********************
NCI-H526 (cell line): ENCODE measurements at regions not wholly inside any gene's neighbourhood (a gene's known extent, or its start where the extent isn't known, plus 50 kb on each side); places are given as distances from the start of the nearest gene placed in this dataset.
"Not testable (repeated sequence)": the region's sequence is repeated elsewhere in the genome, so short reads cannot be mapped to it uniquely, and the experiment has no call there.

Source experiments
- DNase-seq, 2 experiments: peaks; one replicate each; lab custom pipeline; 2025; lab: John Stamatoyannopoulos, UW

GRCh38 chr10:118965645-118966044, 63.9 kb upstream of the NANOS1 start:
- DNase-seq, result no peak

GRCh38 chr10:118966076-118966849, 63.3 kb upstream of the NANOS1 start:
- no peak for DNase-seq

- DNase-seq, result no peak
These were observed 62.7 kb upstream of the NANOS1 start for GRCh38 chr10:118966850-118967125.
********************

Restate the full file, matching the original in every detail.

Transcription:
NCI-H526 (cell line): ENCODE measurements at regions not wholly inside any gene's neighbourhood (a gene's known extent, or its start where the extent isn't known, plus 50 kb on each side); places are given as distances from the start of the nearest gene placed in this dataset.
"Not testable (repeated sequence)": the region's sequence is repeated elsewhere in the genome, so short reads cannot be mapped to it uniquely, and the experiment has no call there.

Source experiments
- DNase-seq, 2 experiments: peaks; one replicate each; lab custom pipeline; 2025; lab: John Stamatoyannopoulos, UW

GRCh38 chr10:118965645-118966044, 63.9 kb upstream of the NANOS1 start:
- DNase-seq, result no peak

GRCh38 chr10:118966076-118966849, 63.3 kb upstream of the NANOS1 start:
- no peak for DNase-seq

- DNase-seq, result no peak
These were observed 62.7 kb upstream of the NANOS1 start for GRCh38 chr10:118966850-118967125.